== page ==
As a mastering engineer, I am responsible for making projects sound better. Sometimes that means adding stuff, (EQ, compression, effects) and sometimes that means removing stuff. (Music edits, fades, sometimes entire songs!) I am very good at editing things out. If something’s in the song and you don’t want it there … zap, it’s gone! But if something isn’t there and you want me to add it … well now that’s a different story.
Many times I’ve had to deal with a disappointed artist because somewhere in the recording and mixing process, someone pulled a fade too quickly and the song ends in a way which is not how the artist originally intended (or the artist has since changed his/her mind and now wants a different ending.) Remember the old saw; “Measure twice cut once”? Well now I’ve got artists and producers coming to me and saying that they’ve faded it twice and it’s still too short! During mastering, I can step on the fade and try to fix up a sloppy one, but I can’t replace what’s not there. Unless a re-mix is done, it’s gone forever. To be assured of a result everyone’s happy with (not to mention artistic flexibility) fades should be left to the mastering process. I’m trying to be nice about this and I don’t want to start a war with anyone; some of my best friends are mixing engineers. But mastering is the place where the final touches are put on a recording and how a song fades out can be a pretty touchy subject. So let the mastering engineer do the fades. That way, if it’s not done the way the artist wants it done, we have pristine sources so we can just do it again.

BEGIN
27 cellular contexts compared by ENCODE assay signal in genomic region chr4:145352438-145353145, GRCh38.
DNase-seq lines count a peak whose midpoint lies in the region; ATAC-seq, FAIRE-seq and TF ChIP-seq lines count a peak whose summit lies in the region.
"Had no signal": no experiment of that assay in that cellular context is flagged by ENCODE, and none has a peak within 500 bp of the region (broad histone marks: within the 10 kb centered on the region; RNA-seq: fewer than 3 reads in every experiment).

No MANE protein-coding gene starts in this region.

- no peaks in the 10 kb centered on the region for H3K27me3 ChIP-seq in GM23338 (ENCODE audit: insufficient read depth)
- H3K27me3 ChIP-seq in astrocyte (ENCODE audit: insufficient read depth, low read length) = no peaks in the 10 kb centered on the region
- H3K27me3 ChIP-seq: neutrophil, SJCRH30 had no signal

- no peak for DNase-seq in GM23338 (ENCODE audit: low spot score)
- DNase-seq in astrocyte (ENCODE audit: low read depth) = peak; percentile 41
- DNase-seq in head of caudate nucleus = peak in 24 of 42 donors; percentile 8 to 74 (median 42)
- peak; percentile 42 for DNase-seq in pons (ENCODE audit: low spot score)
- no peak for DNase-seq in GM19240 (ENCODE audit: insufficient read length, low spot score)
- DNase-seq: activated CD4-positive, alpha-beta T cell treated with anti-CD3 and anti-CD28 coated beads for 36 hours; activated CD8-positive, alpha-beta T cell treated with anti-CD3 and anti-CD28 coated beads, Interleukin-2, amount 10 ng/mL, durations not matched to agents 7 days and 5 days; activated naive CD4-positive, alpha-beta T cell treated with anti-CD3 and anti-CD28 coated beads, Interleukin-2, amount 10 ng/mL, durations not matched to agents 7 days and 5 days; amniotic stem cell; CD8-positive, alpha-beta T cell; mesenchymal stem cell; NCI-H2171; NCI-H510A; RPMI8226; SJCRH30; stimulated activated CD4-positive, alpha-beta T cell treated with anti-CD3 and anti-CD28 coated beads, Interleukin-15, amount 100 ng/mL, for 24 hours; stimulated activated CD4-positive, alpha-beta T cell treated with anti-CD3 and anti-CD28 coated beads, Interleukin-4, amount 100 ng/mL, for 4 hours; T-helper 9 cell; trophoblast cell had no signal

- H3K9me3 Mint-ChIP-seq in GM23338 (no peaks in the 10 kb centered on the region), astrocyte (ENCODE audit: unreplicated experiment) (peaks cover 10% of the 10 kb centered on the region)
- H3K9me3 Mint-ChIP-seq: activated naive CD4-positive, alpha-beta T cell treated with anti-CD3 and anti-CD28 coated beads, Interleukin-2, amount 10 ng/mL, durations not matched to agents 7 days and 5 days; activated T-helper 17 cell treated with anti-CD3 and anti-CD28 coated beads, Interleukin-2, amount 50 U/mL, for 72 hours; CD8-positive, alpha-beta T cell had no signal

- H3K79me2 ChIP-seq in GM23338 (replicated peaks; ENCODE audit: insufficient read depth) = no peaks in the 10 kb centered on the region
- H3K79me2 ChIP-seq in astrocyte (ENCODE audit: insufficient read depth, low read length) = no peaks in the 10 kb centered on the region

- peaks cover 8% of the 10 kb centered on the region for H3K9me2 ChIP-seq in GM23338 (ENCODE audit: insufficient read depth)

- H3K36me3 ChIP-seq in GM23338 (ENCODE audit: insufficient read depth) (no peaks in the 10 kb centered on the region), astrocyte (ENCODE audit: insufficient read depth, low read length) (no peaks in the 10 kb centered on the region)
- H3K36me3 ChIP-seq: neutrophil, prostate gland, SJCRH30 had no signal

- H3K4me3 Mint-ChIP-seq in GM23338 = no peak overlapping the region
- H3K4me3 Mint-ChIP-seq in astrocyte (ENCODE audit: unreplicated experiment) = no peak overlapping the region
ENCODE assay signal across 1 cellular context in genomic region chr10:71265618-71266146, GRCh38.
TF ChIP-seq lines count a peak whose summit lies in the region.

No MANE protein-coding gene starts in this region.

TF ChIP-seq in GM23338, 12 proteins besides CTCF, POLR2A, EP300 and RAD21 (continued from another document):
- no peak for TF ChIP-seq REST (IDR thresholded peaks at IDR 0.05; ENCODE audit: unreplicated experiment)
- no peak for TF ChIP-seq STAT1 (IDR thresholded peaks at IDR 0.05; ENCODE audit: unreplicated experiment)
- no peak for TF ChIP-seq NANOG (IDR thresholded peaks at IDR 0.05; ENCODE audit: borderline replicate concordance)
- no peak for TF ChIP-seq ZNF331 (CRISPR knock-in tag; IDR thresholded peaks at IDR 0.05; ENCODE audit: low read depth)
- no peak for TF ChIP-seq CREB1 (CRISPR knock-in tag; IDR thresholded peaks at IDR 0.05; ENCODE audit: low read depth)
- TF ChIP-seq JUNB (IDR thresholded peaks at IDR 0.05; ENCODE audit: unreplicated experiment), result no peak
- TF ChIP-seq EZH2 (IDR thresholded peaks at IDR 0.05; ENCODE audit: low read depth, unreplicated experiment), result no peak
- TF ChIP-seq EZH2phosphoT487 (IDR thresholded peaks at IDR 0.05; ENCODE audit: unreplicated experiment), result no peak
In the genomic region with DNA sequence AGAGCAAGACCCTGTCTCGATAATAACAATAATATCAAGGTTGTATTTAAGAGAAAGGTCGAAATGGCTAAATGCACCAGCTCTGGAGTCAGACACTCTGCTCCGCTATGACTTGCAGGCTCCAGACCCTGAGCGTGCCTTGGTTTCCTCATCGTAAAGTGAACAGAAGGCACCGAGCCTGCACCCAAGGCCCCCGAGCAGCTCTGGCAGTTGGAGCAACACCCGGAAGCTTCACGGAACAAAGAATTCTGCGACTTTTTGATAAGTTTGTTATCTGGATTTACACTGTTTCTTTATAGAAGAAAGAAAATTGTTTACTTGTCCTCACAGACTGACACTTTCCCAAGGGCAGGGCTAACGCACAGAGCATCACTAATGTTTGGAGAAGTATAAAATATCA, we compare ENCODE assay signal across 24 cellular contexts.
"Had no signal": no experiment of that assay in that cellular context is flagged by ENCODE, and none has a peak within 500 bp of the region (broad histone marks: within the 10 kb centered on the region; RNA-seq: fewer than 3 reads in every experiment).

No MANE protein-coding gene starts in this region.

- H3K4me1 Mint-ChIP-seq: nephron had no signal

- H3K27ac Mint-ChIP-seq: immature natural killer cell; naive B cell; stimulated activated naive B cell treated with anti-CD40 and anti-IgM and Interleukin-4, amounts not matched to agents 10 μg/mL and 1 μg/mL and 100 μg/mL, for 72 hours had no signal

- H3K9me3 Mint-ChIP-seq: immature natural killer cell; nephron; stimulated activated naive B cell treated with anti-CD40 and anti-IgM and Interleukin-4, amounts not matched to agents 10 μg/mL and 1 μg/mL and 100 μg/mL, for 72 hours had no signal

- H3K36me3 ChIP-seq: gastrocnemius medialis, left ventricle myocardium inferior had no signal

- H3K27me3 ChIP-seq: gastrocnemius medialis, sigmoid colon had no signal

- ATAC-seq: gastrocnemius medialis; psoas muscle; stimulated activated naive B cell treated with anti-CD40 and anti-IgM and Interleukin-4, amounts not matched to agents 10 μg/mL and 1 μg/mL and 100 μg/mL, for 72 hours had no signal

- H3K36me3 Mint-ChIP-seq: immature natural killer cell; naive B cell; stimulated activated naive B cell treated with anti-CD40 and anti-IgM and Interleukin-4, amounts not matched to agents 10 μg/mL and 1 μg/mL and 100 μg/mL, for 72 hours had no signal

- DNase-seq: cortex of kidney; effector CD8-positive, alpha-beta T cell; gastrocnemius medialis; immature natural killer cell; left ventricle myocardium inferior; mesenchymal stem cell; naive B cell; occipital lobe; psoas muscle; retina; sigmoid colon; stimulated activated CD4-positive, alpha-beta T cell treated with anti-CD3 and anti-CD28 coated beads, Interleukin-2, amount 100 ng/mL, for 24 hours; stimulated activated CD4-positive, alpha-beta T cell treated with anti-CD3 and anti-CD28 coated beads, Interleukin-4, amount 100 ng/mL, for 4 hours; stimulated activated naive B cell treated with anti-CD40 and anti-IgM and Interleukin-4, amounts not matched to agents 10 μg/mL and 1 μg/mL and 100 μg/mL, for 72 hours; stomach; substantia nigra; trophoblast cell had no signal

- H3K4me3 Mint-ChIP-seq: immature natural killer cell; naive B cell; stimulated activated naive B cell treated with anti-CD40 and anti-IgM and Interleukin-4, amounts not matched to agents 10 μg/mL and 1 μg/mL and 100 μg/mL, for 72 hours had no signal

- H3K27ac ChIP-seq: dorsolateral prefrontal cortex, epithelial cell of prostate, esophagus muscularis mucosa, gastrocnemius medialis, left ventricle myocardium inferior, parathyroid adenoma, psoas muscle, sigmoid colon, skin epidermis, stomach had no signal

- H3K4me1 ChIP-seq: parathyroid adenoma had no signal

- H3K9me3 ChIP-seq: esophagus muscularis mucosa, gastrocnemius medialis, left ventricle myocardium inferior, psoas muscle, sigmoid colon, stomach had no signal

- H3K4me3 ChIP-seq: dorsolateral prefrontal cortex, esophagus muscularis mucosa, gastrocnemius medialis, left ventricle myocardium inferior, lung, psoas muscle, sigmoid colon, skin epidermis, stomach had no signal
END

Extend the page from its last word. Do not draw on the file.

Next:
Scott Murley is a Mastering Engineer Lacquer Channel Mastering in Toronto.